As reported on Balidiscovery.com, former Bali police Chief, General Made Mangku Pastika is the Indonesian Democratic Party of Struggle (PDI-P) candidate for governor of Bali. [See: Made Pastika Named PDI-P's Man to Run for Bali Governor]
A recent article in the Bali Post provides insights into the hopes and ambitions held by the man who may become Bali's next chief executive.
Bali - Progressive, Safe, Peaceful & Prosperous
Pastika told the Bali Post that his vision and mission for Bali is to lead an island that is "progressive, safe, peaceful and prosperous." To achieve this, said Pastika, his administration would concentrate on communication and networking.
Pastika expressed his concern for the current condition of the Island; citing the mushrooming of "Kafes" that now includes locations in local village settings. (Editor's note: "Kafes" in Bali are small bars and restaurants, often serving as fronts for prostitution.) Chief Pastika also said poverty and unemployment must be a main concern of Bali's next governor.
Using the self-created acronym of "Mandara" = Maju, Aman, Damai & Sejahtera – Pastika said he seeks to create an island that is "progressive, safe, peaceful and prosperous."
In detailing his vision in more detail, Pastika explained:
- Progressive: Bali must keep pace with the development without losing touch with the unique character of Balinese culture.
- Safe: Bali must create a region imbued with safety, tranquility and security.
- Peaceful: An Island in which conflicts – both on a vertical and horizontal level - are minimized.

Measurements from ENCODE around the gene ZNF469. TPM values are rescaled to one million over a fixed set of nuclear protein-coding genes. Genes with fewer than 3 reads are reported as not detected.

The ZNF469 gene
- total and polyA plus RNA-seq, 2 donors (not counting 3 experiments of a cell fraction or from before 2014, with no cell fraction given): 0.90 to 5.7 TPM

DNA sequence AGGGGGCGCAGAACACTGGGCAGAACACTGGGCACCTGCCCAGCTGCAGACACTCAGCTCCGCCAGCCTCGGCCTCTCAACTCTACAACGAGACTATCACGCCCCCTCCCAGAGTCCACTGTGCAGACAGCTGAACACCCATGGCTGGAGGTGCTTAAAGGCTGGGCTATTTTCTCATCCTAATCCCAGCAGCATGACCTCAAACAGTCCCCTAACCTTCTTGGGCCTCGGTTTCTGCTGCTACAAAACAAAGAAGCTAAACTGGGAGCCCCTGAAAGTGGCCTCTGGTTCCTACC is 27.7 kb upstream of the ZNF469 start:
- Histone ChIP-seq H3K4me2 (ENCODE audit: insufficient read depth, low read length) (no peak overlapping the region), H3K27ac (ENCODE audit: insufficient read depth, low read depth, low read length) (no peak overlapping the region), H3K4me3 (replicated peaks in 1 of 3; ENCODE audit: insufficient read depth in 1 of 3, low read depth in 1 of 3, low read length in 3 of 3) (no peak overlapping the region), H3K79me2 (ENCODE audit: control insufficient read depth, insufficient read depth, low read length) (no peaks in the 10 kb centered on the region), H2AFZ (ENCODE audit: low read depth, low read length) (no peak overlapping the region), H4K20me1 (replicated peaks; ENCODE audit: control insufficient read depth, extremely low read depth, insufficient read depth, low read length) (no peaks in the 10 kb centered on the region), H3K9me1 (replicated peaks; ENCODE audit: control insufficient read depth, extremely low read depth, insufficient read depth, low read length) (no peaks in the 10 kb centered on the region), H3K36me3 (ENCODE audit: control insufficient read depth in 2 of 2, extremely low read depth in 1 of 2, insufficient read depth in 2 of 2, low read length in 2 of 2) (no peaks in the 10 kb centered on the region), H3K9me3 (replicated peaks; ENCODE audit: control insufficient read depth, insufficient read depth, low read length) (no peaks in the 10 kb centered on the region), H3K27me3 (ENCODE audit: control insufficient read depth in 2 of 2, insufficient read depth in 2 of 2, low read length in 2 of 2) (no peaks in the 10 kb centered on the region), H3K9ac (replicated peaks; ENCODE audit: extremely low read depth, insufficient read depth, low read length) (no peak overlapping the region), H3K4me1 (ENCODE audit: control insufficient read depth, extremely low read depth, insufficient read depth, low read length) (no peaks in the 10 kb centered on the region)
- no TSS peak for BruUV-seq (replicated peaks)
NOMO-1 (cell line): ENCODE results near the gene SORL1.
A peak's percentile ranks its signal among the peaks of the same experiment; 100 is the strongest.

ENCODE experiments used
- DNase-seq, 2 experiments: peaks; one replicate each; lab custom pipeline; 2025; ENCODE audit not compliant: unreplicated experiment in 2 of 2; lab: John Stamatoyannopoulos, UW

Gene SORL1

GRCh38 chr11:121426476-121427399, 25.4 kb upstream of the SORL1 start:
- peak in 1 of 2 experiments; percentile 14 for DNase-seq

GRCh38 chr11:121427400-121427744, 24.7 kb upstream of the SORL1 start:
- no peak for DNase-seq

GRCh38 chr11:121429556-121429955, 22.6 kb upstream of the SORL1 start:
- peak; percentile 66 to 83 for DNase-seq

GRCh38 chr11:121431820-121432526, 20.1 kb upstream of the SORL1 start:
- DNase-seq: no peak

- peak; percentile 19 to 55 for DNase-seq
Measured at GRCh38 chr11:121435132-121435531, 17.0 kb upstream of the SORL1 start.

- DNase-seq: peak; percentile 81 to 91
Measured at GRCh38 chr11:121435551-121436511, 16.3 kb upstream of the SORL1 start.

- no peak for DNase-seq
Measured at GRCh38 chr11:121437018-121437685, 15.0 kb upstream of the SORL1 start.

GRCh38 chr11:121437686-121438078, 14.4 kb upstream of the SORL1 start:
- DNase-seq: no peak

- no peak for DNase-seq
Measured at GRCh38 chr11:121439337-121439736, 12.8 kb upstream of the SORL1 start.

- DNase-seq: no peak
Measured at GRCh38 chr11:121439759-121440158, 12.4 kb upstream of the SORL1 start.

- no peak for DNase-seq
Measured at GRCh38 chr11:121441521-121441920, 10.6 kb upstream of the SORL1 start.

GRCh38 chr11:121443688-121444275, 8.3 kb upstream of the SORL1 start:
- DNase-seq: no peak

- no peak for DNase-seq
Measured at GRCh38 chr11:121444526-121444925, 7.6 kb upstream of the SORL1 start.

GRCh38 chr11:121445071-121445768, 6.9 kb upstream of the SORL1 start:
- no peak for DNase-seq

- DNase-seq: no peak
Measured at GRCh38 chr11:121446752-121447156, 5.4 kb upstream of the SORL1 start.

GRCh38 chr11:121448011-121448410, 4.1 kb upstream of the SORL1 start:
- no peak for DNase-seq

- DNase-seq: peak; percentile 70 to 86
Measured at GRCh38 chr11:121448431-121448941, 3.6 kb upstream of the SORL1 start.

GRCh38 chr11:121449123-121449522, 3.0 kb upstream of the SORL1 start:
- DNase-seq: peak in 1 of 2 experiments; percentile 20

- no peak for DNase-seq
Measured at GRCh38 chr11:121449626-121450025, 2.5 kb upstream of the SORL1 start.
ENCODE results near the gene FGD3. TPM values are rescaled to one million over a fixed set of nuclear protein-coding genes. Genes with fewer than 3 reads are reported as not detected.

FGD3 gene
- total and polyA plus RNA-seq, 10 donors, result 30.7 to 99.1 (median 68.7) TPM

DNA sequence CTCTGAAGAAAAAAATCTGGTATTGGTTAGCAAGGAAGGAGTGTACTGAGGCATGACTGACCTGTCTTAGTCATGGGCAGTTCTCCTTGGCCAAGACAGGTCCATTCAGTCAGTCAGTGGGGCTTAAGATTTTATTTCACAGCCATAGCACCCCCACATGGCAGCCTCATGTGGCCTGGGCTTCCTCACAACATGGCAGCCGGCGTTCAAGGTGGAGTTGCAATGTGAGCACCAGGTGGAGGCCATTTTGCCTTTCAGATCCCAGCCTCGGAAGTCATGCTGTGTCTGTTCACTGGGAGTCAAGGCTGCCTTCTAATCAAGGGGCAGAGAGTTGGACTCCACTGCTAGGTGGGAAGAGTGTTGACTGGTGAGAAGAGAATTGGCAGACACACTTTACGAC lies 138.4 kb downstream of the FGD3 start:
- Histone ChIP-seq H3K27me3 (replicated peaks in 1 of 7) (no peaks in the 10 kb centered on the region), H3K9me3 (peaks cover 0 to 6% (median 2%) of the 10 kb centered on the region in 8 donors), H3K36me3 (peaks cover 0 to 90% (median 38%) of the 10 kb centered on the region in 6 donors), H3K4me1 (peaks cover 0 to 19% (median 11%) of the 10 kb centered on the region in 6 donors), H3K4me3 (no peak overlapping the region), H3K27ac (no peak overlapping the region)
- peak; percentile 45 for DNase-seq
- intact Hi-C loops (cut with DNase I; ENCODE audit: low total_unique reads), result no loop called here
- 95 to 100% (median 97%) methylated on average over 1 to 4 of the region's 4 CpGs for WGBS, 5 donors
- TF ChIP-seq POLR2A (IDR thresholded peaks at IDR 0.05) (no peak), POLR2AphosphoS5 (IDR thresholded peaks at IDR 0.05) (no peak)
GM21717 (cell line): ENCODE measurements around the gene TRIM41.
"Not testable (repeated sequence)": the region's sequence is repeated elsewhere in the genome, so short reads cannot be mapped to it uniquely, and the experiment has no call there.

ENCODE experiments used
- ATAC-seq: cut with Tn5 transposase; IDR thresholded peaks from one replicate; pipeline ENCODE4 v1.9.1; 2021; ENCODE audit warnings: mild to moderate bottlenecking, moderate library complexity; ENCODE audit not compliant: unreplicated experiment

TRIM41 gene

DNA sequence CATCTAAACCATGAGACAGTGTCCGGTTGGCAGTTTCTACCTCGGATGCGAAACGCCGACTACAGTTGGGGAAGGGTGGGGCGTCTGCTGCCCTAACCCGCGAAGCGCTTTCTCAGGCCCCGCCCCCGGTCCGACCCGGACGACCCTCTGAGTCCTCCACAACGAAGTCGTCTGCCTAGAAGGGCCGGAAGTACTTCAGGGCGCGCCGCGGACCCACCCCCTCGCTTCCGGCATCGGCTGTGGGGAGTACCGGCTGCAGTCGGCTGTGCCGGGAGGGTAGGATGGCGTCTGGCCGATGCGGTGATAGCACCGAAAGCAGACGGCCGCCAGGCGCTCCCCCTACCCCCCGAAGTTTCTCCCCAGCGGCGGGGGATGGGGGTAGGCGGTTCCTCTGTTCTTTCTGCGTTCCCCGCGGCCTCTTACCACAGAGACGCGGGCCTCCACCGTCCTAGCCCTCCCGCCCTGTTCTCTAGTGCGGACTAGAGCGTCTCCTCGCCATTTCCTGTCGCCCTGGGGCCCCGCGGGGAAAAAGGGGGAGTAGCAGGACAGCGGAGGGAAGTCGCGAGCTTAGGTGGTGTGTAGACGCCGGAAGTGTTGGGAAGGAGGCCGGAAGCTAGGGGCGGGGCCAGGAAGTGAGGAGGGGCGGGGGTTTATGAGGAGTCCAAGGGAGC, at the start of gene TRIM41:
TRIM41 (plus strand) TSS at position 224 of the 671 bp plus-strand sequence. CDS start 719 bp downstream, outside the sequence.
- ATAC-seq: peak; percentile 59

- Prosperous: Creating an island where the people's welfare is enhanced with adequate educational opportunities, public health, food sufficiency and housing opportunities.
Pastika also stressed that his plans call for reducing unemployment as a means to eliminate poverty in Bali's villages. He told the Bali Post that the Island possesses great potential, a precious asset to both Indonesia and the world.
To achieve the "Mandara" envisioned by Pastika, he sees as a minimum requirement the improvement of communications and networking on all levels. To this end, Pastika plans to hold "open house" events if he is elected Governor. Such events will facilitate the people's aspirations through open and transparent communication with the government.
Most importantly, the interests of the people must be given priority. Said Pastika: "I think the government can no longer be bureaucracy-oriented but must become people-oriented. People must be put first."
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